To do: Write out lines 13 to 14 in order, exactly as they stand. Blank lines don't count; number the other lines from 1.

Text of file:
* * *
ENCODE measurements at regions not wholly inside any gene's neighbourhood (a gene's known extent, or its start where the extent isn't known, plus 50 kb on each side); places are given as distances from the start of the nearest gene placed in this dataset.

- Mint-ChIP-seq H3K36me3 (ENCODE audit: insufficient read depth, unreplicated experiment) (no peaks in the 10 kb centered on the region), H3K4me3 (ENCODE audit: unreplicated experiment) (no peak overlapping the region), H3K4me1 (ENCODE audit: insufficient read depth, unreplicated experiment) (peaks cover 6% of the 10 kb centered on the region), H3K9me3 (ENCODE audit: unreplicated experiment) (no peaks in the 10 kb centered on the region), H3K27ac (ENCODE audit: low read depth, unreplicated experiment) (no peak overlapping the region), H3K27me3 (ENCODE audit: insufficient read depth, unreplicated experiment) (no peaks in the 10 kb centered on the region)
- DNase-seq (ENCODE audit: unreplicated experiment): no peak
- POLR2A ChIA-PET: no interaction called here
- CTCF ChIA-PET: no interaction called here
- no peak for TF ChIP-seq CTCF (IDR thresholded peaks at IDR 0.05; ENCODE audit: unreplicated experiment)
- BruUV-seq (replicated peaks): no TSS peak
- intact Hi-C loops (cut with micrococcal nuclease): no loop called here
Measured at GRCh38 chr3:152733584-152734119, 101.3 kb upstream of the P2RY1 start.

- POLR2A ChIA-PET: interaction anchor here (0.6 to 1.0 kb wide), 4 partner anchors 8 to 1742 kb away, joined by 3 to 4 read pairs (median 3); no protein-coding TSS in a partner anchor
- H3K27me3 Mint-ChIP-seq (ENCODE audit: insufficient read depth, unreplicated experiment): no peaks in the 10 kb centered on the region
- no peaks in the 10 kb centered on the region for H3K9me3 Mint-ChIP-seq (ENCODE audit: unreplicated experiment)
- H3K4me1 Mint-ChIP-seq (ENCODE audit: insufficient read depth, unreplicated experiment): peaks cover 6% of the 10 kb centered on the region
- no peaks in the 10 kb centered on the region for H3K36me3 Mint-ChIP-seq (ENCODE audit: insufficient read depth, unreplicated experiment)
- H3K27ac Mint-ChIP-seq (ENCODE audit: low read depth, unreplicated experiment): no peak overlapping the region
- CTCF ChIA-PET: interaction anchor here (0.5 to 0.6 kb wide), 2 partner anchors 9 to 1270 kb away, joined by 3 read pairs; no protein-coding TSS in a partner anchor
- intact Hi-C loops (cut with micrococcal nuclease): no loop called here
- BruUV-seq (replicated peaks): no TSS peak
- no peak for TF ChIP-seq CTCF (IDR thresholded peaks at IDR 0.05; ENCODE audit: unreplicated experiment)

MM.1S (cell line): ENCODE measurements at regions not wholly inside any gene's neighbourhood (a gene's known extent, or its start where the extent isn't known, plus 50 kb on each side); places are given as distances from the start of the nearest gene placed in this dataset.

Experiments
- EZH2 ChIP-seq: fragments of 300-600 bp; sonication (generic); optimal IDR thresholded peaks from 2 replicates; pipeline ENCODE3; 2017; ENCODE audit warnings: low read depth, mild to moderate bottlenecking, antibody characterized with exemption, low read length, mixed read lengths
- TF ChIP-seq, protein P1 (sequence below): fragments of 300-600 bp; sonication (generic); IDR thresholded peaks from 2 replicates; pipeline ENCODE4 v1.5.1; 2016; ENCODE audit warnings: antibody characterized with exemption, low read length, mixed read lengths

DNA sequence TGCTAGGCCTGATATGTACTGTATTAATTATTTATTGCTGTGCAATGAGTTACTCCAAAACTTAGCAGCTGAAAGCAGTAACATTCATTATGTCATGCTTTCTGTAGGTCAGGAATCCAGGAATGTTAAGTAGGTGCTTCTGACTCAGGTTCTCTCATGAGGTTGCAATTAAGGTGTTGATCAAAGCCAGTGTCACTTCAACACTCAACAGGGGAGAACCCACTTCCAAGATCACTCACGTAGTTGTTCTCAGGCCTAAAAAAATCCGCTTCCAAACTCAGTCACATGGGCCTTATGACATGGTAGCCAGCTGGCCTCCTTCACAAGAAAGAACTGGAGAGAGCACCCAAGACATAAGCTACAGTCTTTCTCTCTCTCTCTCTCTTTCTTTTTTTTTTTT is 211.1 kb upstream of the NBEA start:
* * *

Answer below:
- H3K4me1 Mint-ChIP-seq (ENCODE audit: insufficient read depth, unreplicated experiment): peaks cover 6% of the 10 kb centered on the region
- no peaks in the 10 kb centered on the region for H3K36me3 Mint-ChIP-seq (ENCODE audit: insufficient read depth, unreplicated experiment)